Yes, you need a customized 404 page!
We all have been there, right? Clicking a link or type a URL in a hurry to land on a white screen with “page not found”. How many times this week you came upon this error? Plenty probably. And the majority of the 404 pages were most likely dead end blank pages written in confusing language… You can’t do anything but hit the back button.
Many companies also don’t really care about their 404 page, and they leave the default error page as it is. In most cases, it’s dreary “HTTP Not Found” or “The file or directory cannot be found” page. And the only option it gives is to return to the previous page. If a visitor lands on the 404 page from an outside link (for example they clicked on a link they found in the search engine or an outdated social media post), they have no other way of seeing your actual website unless they turn back and look for your homepage. Do you think they’ll put effort into it if their first contact with your website is a standard error page? Unlikely.
At some point, smart marketers saw this single error page as an excellent opportunity to make their visitors a bit happier, drive more traffic to their website, generate more leads and even get a sale boost. How? Instead of using typical ugly “Page can’t be found” error, they created a
Why do you need a customized 404 page?
✅ Helps you build a consistent image
✅ Lightens up the mood of an unhappy visitor
✅ Shows your brand’s personality and speciality
✅ Increases your conversions
✅ Builds trust in your business
Incredible right? But before we get to the 404 customisations, let’s start from basics.
What is a 404 Error page?
A 404 is the error page your server shows when it cannot find the page someone tries to access. It is also known as a “Page Not Found” error. There are several reasons why this page suddenly shows up:
- The URL was typed in incorrectly
- The page was moved or deleted
- The link is broken/invalid
- The server is down
A default 404 error page lets a user know that whatever they’re looking for cannot be found – and that’s it. The only thing the user can do now is to go back to the previous page. No explanation for the situation and no solution, unless you are a developer and can easily understand the error message.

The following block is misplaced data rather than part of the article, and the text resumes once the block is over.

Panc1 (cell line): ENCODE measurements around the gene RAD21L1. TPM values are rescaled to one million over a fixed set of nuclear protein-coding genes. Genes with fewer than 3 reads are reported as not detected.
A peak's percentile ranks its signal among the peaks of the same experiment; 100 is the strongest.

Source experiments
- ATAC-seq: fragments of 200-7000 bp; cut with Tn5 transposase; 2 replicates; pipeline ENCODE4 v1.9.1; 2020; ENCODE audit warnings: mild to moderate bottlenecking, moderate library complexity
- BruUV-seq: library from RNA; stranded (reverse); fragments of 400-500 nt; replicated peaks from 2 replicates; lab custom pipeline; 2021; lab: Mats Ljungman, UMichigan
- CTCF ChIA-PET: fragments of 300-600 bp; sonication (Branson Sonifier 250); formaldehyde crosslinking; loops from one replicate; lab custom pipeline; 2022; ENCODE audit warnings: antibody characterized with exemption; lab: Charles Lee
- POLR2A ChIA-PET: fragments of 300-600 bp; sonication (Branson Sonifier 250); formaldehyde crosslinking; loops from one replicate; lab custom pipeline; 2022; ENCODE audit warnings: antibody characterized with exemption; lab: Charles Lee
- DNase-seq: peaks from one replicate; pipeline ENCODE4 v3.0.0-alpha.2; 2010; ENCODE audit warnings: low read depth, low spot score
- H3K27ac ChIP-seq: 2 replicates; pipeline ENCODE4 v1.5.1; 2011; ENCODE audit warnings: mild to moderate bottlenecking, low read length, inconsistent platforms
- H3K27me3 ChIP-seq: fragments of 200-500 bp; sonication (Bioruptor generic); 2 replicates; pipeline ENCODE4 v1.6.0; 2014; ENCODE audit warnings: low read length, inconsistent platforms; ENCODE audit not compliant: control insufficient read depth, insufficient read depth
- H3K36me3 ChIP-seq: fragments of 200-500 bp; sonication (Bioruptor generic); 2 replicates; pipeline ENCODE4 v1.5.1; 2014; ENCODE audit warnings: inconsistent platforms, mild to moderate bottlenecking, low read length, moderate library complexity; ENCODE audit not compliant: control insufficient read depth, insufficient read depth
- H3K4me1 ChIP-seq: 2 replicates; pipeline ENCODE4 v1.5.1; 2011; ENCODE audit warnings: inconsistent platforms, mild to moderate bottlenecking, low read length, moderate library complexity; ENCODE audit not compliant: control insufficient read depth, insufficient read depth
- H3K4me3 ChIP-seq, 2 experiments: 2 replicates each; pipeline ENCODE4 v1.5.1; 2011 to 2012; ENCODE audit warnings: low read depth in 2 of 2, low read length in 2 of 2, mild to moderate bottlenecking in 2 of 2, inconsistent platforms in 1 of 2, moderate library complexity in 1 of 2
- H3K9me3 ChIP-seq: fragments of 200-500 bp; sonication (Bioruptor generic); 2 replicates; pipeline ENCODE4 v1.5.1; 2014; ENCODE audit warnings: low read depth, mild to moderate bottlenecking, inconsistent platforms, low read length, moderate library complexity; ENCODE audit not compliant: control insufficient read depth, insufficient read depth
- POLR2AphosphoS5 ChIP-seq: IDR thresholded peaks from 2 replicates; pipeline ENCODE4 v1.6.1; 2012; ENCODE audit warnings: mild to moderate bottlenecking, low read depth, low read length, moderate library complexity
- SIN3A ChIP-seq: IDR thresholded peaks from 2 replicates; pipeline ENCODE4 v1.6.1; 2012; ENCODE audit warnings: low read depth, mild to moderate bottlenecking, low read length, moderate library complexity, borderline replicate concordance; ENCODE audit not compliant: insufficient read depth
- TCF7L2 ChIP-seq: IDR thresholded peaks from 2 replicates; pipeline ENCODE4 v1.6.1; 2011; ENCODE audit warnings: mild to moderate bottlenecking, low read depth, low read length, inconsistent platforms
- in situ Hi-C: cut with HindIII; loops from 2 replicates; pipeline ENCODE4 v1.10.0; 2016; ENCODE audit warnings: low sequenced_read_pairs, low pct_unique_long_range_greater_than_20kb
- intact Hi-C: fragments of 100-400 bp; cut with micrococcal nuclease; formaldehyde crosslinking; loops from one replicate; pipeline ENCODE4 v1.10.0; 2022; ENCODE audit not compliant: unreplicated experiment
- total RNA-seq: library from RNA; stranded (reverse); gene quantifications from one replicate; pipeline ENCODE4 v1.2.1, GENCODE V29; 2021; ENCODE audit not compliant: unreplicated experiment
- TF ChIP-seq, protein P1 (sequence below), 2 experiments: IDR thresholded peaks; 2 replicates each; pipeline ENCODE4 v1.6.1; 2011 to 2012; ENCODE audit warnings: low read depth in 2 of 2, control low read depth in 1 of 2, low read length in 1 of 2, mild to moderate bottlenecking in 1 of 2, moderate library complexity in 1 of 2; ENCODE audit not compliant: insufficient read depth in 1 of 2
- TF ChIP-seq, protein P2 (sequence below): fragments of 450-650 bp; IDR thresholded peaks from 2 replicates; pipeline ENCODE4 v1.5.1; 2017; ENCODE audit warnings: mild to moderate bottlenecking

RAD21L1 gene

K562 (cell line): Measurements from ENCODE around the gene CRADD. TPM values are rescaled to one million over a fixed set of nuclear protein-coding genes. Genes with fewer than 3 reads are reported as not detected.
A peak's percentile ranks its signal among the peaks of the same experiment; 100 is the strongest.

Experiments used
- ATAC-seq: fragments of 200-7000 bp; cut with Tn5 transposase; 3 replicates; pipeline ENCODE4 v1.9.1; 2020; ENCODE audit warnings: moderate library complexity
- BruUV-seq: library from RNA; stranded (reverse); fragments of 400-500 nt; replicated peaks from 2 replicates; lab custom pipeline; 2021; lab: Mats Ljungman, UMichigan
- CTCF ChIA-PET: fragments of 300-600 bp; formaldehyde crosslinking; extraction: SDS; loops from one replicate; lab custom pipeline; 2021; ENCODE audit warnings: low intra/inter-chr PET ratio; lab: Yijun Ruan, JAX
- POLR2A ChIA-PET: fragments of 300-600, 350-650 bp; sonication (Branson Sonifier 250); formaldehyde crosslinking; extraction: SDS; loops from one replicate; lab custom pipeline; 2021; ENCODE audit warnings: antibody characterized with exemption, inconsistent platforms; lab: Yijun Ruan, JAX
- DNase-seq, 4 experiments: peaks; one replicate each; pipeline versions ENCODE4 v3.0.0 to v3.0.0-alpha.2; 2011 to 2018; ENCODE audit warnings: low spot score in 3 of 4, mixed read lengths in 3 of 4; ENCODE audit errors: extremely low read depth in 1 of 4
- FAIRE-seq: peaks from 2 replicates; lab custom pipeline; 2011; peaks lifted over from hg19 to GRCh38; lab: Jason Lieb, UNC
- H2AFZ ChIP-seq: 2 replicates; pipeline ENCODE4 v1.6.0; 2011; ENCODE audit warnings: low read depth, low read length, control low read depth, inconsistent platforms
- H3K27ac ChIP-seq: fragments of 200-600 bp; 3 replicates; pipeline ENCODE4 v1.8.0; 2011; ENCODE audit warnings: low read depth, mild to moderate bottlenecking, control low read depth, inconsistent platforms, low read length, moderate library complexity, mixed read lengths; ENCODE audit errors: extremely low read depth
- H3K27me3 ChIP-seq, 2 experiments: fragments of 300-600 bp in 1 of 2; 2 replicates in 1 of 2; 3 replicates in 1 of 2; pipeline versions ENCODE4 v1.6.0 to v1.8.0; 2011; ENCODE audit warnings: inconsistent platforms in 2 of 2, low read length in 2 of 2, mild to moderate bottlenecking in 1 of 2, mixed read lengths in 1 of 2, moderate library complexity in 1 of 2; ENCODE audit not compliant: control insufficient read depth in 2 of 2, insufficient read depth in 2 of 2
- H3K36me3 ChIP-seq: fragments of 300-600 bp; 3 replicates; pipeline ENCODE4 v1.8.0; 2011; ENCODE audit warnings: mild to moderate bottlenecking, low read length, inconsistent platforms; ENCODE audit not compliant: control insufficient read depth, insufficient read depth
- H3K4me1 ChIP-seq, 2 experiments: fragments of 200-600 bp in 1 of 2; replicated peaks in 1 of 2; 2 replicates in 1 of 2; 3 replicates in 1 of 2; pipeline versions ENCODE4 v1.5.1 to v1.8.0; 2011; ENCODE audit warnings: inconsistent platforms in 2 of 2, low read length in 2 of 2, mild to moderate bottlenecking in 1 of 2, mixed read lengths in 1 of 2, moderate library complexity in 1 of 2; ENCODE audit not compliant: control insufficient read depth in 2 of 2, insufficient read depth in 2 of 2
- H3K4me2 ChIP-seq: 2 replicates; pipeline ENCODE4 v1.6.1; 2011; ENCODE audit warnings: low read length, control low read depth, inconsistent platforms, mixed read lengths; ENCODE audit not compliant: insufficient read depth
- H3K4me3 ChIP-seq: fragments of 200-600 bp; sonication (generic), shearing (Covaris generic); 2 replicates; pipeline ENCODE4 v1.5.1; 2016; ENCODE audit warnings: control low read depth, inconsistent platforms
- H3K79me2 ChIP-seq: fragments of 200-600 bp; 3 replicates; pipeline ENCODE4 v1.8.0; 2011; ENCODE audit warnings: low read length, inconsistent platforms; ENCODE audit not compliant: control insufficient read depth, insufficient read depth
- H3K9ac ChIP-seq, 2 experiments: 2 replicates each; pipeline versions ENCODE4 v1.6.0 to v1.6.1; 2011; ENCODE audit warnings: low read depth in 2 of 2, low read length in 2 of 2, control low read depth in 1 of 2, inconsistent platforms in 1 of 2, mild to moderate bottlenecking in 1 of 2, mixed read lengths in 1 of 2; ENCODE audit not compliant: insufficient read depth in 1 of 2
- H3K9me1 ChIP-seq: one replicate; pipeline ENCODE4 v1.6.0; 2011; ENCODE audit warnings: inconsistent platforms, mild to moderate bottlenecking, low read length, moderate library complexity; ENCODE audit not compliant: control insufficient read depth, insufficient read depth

And many let them stay this way, until someone thought “ If a customer will always find a way to hit a 404 page and we also sometimes make mistakes ending in page 404, why not use this page to apologise, lighten up the mood build relationship with our visitors and maybe even boost our sales this way?”
How to create a customized 404 page?
If you are now interested in seeing your 404 page, type in your browser the address of your website with a typo or a random character at the end. Don’t like what you see? So it’s high time for making your own 404 page! To help get you started, here are ten tips on how to make your 404 page more user-friendly and much more helpful.
Match your 404 page with your brand.
The beauty of 404 error page customisation lies in basically infinite ways to show your business and your product there. No matter the brand or the industry, there’s surely a way to show your personality and speciality there. With a bit of creativity, you can make an original 404 page that is also relevant to your product. While searching the internet, you can find dozens of custom 404 pages created by different companies – shops, SAAS companies, blogs and other. Maybe you will be inspired by them?
If you don’t have any ideas for a funny message or good graphic, at least put your company logo or a recognisable banner on the page to assure your visitors they are still on your website, not somewhere far away! A 404 page is also a great place to show your brand mascot, if you have one.